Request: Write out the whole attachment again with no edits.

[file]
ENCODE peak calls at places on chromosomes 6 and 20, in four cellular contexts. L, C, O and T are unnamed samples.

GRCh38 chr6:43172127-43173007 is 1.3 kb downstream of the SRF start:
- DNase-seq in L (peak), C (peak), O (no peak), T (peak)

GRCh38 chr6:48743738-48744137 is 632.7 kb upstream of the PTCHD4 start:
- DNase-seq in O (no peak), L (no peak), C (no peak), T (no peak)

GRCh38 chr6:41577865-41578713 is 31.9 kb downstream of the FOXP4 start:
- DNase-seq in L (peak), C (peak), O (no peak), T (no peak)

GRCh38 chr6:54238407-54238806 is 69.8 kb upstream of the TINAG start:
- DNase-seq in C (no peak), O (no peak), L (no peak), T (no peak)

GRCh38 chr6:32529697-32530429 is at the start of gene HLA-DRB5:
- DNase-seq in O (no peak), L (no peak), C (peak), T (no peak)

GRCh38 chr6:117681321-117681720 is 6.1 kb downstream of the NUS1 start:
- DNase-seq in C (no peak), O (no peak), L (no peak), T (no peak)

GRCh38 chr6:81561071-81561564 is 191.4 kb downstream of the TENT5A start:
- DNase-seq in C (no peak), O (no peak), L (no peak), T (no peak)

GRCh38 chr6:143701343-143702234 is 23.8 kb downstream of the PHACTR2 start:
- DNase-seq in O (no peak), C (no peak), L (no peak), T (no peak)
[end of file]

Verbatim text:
ENCODE peak calls at places on chromosomes 6 and 20, in four cellular contexts. L, C, O and T are unnamed samples.

GRCh38 chr6:43172127-43173007 is 1.3 kb downstream of the SRF start:
- DNase-seq in L (peak), C (peak), O (no peak), T (peak)

GRCh38 chr6:48743738-48744137 is 632.7 kb upstream of the PTCHD4 start:
- DNase-seq in O (no peak), L (no peak), C (no peak), T (no peak)

GRCh38 chr6:41577865-41578713 is 31.9 kb downstream of the FOXP4 start:
- DNase-seq in L (peak), C (peak), O (no peak), T (no peak)

GRCh38 chr6:54238407-54238806 is 69.8 kb upstream of the TINAG start:
- DNase-seq in C (no peak), O (no peak), L (no peak), T (no peak)

GRCh38 chr6:32529697-32530429 is at the start of gene HLA-DRB5:
- DNase-seq in O (no peak), L (no peak), C (peak), T (no peak)

GRCh38 chr6:117681321-117681720 is 6.1 kb downstream of the NUS1 start:
- DNase-seq in C (no peak), O (no peak), L (no peak), T (no peak)

GRCh38 chr6:81561071-81561564 is 191.4 kb downstream of the TENT5A start:
- DNase-seq in C (no peak), O (no peak), L (no peak), T (no peak)

GRCh38 chr6:143701343-143702234 is 23.8 kb downstream of the PHACTR2 start:
- DNase-seq in O (no peak), C (no peak), L (no peak), T (no peak)